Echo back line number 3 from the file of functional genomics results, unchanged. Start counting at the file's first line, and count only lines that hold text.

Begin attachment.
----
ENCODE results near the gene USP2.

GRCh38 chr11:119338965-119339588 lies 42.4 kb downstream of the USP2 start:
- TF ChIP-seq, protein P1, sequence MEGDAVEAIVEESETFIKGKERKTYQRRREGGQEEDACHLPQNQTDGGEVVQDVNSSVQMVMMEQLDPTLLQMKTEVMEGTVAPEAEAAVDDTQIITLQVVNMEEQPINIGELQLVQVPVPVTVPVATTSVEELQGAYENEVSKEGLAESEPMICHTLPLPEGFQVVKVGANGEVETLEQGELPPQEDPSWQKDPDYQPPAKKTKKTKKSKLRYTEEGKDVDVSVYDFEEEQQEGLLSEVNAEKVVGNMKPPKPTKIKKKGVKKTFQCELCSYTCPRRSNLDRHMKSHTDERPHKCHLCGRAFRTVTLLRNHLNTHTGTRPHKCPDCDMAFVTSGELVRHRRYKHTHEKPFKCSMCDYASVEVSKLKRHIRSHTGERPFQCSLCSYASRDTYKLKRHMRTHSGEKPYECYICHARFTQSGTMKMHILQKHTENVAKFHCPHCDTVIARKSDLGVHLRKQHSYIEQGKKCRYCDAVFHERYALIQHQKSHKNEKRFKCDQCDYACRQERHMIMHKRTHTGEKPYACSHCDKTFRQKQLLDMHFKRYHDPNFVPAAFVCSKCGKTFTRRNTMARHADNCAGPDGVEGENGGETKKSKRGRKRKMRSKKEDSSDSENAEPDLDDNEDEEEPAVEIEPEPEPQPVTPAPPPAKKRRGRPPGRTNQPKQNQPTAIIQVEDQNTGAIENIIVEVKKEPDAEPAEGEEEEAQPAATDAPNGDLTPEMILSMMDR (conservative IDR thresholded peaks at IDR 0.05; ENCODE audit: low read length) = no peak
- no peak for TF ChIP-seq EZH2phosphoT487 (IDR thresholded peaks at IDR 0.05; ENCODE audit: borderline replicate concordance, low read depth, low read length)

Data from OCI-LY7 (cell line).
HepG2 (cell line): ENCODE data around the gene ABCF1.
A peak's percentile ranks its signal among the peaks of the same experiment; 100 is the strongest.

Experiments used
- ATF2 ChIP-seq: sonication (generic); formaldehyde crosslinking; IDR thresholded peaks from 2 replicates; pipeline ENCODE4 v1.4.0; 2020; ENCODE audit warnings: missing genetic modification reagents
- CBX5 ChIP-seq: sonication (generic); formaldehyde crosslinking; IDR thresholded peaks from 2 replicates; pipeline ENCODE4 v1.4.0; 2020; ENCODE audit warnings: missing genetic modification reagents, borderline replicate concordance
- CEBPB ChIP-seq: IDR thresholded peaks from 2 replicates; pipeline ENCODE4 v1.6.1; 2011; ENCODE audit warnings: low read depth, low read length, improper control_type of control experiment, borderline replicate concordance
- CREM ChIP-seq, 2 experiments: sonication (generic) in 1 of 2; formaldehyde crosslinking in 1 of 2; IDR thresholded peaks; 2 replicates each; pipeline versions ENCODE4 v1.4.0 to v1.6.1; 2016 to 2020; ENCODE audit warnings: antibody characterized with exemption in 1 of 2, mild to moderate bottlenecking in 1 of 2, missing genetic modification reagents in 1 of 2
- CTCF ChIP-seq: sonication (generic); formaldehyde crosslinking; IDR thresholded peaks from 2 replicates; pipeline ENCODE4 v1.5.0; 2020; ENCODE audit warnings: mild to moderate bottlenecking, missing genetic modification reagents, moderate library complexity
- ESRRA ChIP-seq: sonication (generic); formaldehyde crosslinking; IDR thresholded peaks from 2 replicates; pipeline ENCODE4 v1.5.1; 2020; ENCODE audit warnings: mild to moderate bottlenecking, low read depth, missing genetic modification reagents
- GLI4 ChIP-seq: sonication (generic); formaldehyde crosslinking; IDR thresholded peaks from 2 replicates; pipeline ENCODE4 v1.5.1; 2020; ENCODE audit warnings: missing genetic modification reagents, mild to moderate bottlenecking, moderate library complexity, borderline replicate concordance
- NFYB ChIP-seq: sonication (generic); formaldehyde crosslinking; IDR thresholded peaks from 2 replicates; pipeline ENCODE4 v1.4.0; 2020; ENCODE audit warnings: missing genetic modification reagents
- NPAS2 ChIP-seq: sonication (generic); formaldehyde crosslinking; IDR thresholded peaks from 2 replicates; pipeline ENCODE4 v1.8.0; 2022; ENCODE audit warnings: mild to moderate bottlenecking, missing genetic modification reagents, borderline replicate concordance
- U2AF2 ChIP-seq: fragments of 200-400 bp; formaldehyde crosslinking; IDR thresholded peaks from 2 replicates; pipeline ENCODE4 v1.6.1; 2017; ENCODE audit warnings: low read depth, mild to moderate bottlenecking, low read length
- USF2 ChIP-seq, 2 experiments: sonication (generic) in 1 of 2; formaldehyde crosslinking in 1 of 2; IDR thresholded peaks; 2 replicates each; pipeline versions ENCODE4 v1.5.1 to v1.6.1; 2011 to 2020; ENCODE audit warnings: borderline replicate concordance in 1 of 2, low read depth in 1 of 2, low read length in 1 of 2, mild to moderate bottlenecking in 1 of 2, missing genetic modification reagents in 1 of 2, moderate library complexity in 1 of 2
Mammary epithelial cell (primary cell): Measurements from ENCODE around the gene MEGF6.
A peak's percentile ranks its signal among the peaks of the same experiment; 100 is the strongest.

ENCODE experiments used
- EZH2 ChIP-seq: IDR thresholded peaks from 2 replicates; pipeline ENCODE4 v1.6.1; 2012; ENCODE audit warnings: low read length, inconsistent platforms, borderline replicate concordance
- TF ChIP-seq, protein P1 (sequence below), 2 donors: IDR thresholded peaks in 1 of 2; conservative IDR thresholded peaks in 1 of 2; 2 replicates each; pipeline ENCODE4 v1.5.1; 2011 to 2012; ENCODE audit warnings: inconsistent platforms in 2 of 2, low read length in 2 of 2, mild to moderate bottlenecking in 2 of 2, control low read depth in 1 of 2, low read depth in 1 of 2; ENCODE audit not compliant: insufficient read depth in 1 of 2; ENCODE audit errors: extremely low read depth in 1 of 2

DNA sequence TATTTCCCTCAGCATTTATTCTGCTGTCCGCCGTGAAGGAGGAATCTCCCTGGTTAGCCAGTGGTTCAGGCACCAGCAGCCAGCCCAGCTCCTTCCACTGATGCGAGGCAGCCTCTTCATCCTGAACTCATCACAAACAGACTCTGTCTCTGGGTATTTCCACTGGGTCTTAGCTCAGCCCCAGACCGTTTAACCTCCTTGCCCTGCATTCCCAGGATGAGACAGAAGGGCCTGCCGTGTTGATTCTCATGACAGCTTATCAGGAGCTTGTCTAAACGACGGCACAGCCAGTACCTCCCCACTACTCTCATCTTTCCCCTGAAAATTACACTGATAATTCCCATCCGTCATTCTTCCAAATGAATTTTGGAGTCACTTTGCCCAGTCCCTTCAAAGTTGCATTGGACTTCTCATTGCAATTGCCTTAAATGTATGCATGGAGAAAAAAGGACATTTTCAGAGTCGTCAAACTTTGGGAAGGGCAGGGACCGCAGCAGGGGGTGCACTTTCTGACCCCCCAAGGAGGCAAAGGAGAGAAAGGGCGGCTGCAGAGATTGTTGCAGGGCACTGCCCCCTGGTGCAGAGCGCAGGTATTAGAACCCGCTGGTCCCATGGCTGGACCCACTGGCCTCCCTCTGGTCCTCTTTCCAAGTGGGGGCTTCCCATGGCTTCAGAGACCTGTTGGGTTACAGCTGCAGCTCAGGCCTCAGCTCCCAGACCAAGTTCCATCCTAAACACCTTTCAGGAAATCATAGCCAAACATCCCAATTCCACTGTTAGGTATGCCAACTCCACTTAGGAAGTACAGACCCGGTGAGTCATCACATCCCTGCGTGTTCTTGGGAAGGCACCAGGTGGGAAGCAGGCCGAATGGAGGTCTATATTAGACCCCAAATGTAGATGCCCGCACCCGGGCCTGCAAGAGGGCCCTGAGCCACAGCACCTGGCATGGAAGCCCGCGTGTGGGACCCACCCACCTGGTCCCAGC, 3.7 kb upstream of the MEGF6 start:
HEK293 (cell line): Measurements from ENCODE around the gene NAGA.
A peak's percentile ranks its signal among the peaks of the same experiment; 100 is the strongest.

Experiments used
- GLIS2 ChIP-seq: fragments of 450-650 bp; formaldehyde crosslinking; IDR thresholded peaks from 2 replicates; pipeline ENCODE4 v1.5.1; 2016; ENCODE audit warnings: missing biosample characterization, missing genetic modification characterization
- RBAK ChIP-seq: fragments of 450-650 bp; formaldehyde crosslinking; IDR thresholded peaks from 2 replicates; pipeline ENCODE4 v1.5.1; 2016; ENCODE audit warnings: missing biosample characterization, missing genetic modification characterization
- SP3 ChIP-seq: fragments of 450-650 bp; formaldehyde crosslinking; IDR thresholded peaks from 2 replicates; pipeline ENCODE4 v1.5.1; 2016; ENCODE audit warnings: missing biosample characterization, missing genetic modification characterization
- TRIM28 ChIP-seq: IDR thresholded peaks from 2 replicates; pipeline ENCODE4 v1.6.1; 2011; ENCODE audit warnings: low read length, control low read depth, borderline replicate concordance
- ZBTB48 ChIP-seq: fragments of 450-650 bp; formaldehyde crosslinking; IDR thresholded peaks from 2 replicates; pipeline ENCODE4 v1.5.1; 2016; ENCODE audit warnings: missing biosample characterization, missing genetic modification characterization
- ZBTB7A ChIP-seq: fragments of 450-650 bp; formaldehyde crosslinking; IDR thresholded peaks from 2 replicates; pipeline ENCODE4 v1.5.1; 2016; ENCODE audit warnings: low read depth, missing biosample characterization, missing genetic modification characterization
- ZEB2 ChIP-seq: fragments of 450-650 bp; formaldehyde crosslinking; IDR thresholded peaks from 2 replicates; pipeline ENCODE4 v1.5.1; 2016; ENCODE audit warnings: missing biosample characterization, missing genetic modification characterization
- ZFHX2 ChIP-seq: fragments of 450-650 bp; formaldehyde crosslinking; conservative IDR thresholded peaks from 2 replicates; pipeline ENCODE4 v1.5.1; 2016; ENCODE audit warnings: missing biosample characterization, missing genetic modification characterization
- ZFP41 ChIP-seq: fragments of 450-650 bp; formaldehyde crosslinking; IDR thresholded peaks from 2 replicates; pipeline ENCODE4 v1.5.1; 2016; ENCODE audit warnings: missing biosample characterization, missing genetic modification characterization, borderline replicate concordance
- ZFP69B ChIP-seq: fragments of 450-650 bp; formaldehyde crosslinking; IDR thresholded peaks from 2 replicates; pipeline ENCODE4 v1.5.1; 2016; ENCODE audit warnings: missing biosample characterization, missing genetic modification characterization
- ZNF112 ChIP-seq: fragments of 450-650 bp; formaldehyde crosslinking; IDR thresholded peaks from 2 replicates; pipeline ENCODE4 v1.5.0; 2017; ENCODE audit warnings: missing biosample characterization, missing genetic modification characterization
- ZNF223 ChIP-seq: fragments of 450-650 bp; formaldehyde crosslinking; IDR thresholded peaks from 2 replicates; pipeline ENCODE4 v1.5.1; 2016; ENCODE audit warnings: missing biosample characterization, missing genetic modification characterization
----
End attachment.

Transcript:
- TF ChIP-seq, protein P1, sequence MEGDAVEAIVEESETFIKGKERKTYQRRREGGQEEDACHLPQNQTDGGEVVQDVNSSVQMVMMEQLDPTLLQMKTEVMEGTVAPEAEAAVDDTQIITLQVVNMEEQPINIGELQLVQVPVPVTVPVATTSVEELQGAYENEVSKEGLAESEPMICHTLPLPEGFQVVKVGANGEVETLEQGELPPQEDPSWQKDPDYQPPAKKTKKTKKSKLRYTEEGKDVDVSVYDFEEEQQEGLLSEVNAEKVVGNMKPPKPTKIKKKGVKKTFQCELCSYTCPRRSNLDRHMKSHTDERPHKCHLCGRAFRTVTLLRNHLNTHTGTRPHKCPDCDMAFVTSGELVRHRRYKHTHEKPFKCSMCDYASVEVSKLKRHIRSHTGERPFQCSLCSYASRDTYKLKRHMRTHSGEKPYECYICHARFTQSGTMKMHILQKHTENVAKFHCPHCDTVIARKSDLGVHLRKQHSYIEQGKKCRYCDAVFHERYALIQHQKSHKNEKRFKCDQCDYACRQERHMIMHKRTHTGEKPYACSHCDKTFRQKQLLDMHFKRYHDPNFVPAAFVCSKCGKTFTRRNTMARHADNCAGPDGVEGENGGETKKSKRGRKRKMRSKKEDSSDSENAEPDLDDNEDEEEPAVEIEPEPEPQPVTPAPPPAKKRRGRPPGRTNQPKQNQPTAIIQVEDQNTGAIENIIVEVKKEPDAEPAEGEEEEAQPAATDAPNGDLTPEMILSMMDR (conservative IDR thresholded peaks at IDR 0.05; ENCODE audit: low read length) = no peak